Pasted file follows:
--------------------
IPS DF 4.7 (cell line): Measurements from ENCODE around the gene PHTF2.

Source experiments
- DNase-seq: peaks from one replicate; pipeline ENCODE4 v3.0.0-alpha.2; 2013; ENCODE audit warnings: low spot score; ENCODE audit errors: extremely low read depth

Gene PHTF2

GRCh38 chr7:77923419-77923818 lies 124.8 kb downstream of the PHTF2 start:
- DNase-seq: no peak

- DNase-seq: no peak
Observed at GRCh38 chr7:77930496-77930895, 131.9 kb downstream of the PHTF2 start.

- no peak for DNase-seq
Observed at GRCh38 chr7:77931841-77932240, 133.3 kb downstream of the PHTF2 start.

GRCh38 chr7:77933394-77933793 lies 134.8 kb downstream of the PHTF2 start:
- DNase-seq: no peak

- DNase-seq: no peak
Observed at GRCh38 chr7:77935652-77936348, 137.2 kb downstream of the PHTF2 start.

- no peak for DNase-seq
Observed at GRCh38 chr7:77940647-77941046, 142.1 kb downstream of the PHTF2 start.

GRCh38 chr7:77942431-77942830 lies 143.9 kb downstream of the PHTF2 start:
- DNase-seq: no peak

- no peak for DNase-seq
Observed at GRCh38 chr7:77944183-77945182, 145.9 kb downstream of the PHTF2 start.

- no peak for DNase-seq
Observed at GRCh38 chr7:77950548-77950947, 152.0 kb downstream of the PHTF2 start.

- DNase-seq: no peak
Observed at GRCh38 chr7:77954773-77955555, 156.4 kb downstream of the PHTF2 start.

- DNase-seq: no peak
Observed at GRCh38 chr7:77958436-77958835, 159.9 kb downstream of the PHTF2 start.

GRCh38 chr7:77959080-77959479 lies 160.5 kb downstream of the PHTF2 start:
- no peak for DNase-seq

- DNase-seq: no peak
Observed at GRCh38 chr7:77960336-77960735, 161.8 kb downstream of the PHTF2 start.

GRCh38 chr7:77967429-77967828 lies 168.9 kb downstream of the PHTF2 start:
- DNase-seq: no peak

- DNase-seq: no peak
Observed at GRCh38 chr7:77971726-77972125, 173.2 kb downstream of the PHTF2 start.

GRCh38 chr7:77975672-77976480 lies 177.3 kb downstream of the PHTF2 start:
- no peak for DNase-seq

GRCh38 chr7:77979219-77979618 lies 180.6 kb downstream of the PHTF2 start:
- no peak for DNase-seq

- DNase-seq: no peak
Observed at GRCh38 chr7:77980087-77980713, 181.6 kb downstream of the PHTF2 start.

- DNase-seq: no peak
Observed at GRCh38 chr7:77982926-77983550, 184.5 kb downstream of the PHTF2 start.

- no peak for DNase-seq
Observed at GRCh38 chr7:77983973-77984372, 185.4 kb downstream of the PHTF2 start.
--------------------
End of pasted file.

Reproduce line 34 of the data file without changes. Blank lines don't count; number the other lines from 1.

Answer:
Observed at GRCh38 chr7:77971726-77972125, 173.2 kb downstream of the PHTF2 start.